Richard Leslie Bell
Professor of Chemical Engineering, Emeritus
1934 — 2013
Richard Leslie Bell, Professor of Chemical Engineering Emeritus, died at his San Diego home on October 9, 2013 at the age of 79. Dick was born in Washington, DC on August 31, 1934. His parents moved to Salt Lake City, Utah during his early years where he received his elementary and high school education. He attended the University of Utah his freshman year of college and then transferred to Brigham Young University, where he received a bachelor's degree in Chemical Engineering. While at Brigham Young, he was president of his fraternity and active in the student chapter of the American Institute of Chemical Engineers (AIChE) and the ROTC.
After graduating, he attended the University of Utah where he received another bachelor’s degree in chemistry while working for the Rare Metals Corporation. During this time, he married Shirley Walker.
In 1958, he moved to Seattle to attend graduate school at the University of Washington where his worked focused on axial dispersion in multi-phase extraction columns. While in graduate school he had three children – Lesli Renee, Douglas Bradley and Stacy Lynn. After receiving his PhD, he joined a collaboration between Belding Scribner of University of Washington Medical School and the Albert Babb of the Chemical Engineering Department that developed the Mini I artificial kidney which formed the basis for the commercial machines now in use worldwide by about 750,000 patients.
In 1965, he was hired by Joe Smith as the third faculty member in the newly created Department of Chemical Engineering at UC Davis. He continued his research in separation processes and bio-engineering and held a joint appointment in the School of Veterinary Medicine. His fourth child, Janet Lee, was born after he arrived at Davis.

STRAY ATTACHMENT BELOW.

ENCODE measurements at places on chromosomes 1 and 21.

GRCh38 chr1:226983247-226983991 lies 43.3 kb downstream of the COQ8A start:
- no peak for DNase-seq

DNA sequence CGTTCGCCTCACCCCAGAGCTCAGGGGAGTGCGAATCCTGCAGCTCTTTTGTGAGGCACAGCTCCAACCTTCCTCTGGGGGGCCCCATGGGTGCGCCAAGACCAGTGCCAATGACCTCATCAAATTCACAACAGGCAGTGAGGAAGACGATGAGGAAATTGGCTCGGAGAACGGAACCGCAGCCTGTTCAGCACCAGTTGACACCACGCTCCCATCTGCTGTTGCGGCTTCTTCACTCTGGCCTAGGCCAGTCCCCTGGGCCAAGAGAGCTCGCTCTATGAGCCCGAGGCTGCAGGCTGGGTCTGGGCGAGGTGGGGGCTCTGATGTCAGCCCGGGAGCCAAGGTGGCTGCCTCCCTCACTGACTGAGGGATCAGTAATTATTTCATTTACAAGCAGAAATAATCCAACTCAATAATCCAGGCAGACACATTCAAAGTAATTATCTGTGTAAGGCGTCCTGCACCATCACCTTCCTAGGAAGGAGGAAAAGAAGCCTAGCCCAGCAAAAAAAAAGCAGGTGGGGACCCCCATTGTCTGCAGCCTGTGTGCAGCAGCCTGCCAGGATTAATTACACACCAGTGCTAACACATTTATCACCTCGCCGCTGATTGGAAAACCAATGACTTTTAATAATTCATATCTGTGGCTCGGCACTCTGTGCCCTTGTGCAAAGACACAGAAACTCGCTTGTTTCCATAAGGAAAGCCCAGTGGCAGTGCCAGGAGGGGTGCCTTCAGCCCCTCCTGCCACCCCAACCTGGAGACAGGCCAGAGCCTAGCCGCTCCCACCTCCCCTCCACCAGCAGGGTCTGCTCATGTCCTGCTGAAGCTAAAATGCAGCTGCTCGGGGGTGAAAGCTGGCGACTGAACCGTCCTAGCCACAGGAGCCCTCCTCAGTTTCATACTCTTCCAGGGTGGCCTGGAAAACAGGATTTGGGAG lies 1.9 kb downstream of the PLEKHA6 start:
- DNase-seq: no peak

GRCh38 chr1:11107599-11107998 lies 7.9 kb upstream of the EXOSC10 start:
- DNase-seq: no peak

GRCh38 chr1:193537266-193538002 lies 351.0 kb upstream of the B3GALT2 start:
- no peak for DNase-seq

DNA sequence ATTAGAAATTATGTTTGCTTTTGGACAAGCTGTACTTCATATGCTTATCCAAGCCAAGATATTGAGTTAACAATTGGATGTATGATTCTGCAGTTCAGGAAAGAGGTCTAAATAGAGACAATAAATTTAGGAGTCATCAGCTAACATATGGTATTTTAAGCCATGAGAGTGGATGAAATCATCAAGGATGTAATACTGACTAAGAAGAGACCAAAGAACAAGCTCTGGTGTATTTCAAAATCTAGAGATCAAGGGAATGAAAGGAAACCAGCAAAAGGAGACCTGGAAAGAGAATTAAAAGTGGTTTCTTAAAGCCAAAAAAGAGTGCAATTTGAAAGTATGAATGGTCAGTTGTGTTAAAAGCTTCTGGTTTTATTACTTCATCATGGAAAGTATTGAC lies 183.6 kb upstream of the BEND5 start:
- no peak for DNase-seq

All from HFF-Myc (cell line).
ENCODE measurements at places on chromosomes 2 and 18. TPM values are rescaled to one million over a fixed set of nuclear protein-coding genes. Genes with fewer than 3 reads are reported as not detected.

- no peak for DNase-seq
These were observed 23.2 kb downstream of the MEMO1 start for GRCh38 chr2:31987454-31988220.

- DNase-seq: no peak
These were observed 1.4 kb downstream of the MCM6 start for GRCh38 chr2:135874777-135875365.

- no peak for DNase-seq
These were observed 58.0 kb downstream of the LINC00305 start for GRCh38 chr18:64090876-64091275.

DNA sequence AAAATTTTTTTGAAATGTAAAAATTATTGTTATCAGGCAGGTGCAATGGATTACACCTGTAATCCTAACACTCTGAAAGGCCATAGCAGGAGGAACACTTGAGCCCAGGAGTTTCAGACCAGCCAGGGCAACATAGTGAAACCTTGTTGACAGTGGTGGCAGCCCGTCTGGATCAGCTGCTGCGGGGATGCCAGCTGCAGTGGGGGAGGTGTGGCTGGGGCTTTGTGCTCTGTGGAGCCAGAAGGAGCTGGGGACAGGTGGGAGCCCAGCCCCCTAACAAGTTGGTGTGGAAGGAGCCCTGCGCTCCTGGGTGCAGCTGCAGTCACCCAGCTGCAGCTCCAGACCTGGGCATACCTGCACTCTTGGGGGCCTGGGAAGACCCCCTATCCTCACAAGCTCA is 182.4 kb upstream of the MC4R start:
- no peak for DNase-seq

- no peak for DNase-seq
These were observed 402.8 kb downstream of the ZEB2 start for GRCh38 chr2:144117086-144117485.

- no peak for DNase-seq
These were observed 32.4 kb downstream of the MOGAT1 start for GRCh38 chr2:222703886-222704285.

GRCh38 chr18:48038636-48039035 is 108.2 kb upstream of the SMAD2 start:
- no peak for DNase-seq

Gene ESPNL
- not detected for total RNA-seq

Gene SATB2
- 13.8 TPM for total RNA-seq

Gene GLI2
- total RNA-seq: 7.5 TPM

His career progressed rapidly and in 1970 he was appointed to succeed Joe Smith as the second chair of the Department of Chemical Engineering. He was active in the AIChE, frequently chairing sessions at annual meetings and later serving as the organizing hair for the annual meeting. He was also active in the Academic Senate, serving as Chair of the Committee on Academic Planning and Budget Review. He was beloved by his students and received numerous awards for teaching and advising.
Dick was involved in diving, both for his research and for recreation. As a result of diving at Lake Tahoe, he realized that the U.S. Navy Standard Decompression Tables did not provide adequate protection for high altitude diving. In 1976, he published revised tables for high altitude decompression. He also served as the chair of the UC Davis Diving Control Board which oversees all research diving by UC Davis employees. He negotiated the donation of the Bay Area Rapid Transit hyperbaric chamber to UC Davis. This chamber served as an emergency decompression facility for Northern California and was also used in biomedical research. In addition, Dick owned a Davis dive shop, The Diving Bell.
Dick took an early retirement in 1989. After retirement he moved to Southern California where he worked as the Director of Science and Technology for Luce, Forward, Hamilton and Scripps LLP. He continued teaching Chemical Engineering at UCLA on a part-time basis.
He was an ardent mountaineer, making an early passage of the Ptarmigan Traverse in the North Cascades and an attempt to climb the 21,000 foot Mt. Ausangati in Peru. He enjoyed sailing his boats, Tranquilo and Merryweather, and served as Commodore of the Santa Monica Windjammers Yacht Club in Marina del Rey. He was also a private pilot.
After retiring from Luce Forward, he spent much time at his Tahoe cabin and was a volunteer docent on the USS Midway in San Diego
He is survived by daughters Lesli Bell Goldberg, Stacy and Janet Bell; his grandchildren Bradley and Rebecca Goldberg; his siblings Rose Marie LaCheminant, Lawrence Bell and Joanne Poore as well as numerous nieces and nephews.